From the first paragraph...uh...there's issues.
I have a friend who describes herself as "a controlling type of person," a single mom who tends to worry about money and germs. A practicing Muslim, she says that fasting during Ramadan helps her to feel more peaceful, despite the physical difficulty. Self-denial, daily prayer, and heightened compassion for the poor change her. "It's a very intense period," she explains. "If you don't grow spiritually from that, you have to reevaluate what you're doing because you should feel different. You should think differently. You should have a peace about you, a patience." Ramadan, she says, is gradually making her a less anxious person, giving her the confidence to think about changing from a clerical job to a more service-oriented career.
She needs Ramadan to make a career choice? Well, good for her. But in telling others what Ramadan should do for them, well, I guess that woman has more Ramadans to do, if that's what's helping her.
Flanagan goes on to talk about how religions are reputed to quell anxiety; I'm not sure this is true in general. I feel somewhat un-anxious myself, but that's because I think there's things in Buddhism that are unique within religious traditions for doing this. Specifically, I need no leaps of faith in order to quell whatever anxiety I might occasionally feel, because it's all dang impermanent anyhow, and this is, on reflection, as obvious as the nose on my face.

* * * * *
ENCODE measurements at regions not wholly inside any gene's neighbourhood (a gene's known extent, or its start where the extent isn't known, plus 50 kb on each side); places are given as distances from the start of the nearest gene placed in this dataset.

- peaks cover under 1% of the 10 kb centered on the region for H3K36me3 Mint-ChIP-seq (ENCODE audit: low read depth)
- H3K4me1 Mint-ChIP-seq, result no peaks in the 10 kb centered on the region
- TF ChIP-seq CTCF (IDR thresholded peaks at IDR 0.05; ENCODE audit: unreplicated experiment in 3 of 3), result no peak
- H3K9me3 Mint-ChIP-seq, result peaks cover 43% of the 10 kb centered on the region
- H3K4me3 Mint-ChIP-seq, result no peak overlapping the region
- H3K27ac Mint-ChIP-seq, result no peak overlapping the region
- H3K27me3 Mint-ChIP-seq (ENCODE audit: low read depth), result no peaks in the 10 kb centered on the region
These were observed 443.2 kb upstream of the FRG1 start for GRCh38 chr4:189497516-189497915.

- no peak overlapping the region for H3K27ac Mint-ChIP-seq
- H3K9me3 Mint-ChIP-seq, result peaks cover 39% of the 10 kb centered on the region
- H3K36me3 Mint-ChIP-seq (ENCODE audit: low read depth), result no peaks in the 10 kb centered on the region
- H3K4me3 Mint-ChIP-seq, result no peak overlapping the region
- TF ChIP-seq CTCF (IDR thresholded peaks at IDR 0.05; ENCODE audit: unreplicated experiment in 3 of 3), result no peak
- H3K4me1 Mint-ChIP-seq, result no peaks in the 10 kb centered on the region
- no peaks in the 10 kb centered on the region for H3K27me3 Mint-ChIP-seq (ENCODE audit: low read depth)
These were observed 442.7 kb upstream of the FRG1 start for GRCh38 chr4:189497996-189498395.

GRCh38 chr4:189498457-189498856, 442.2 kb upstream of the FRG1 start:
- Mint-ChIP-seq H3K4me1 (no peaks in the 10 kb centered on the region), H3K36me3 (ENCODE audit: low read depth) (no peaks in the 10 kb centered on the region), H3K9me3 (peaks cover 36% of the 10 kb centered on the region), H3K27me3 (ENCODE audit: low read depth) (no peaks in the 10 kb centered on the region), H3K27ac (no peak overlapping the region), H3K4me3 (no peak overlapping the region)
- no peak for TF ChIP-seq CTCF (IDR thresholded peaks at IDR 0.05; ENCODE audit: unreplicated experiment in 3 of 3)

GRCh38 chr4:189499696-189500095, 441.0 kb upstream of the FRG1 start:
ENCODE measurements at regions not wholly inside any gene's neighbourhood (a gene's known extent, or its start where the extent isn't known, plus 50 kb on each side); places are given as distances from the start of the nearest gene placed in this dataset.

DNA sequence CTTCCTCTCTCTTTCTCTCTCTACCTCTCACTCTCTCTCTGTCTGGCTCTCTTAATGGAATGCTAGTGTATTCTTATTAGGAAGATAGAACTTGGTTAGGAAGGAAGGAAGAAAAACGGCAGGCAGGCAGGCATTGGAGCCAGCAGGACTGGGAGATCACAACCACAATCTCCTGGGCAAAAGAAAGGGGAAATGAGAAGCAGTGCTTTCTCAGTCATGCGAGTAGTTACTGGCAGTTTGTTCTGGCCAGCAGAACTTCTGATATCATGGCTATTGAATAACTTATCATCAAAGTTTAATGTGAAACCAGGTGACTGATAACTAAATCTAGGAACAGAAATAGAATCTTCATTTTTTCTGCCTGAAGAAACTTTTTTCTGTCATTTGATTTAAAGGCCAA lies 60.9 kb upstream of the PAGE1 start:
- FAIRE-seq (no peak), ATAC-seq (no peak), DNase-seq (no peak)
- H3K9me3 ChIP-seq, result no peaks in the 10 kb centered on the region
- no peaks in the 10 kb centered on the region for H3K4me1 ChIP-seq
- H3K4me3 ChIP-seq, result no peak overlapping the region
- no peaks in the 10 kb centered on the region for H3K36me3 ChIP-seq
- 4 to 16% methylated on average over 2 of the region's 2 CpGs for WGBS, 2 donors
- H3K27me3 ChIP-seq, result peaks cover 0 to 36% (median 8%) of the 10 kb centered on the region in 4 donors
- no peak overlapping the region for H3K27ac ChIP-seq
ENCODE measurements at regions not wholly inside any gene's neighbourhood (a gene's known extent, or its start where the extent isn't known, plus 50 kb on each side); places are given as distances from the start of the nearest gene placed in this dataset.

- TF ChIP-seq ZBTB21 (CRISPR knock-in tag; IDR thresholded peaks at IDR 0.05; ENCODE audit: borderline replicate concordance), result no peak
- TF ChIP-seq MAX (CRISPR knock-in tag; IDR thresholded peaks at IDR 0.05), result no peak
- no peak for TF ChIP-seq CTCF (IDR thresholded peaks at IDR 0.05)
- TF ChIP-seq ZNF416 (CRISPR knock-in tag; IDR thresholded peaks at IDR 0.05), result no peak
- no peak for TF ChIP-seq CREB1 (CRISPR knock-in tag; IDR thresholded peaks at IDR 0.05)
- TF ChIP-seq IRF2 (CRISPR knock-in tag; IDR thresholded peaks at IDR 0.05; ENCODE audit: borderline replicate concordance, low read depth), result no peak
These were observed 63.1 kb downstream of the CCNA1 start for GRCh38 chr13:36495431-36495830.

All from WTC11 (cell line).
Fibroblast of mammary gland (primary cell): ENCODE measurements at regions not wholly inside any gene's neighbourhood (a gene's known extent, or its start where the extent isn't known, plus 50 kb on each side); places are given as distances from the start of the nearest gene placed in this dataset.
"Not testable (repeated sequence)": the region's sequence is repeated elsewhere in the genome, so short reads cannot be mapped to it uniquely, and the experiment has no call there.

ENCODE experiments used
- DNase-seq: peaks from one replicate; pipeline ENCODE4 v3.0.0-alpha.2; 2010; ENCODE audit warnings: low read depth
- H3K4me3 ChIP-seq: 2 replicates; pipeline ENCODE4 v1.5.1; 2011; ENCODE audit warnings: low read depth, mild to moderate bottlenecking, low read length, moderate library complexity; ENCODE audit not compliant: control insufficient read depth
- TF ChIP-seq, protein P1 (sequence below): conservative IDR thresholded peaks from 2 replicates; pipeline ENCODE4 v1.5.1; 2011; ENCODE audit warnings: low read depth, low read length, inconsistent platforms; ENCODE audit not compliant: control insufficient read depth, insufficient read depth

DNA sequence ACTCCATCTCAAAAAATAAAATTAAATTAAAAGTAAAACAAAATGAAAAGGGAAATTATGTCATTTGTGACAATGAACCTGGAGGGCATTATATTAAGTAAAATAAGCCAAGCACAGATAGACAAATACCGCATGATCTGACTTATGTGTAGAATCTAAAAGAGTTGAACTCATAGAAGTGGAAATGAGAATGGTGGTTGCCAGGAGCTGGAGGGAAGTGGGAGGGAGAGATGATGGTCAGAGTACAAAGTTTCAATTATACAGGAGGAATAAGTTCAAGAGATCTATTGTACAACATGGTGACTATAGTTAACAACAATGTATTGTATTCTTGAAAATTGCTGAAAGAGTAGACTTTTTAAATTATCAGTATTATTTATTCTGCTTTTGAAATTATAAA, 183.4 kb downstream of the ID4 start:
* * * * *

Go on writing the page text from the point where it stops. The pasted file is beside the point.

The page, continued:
And then...Flanagan goes on to talk about how it's all about "fear and loving" a deity that makes religion "work" so well. I wish you could have seen my mother in her last days, Ms. Flanagan. Fear and "loving" a deity did not do much for her anxiety at the end.
And Ms. Flanagan notes that we Buddhists don't have a deity. But! We have! Reincarnation!
Although Thich Nhat Hanh makes it sound simple, Buddhists recognize that there are different levels of practice, and reaching total peace will take many lifetimes. The role of reincarnation in change is another difference with the Abrahamic faiths, but when we look at the hoped-for effect of spiritual transformation, we find again the idea that we need to become less anxious about our own wants and more concerned with the needs of others.
Ms. Flanagan still wants something. And the biggest want seems to be a way to ultimately cheat death. I think the wish to maintain the denial that death wins in the end is the real source of the anxiety of which Flanagan speaks.
Buddhism, as I apprehend it, is not like this, but it is providing comfort by seeing things the way they are, and understanding that our lot is what it is, and that all existence on earth, one way or another, must go down a pathway that is similar.
There's no deity to "fear and love," and the only people coming to save us are already here.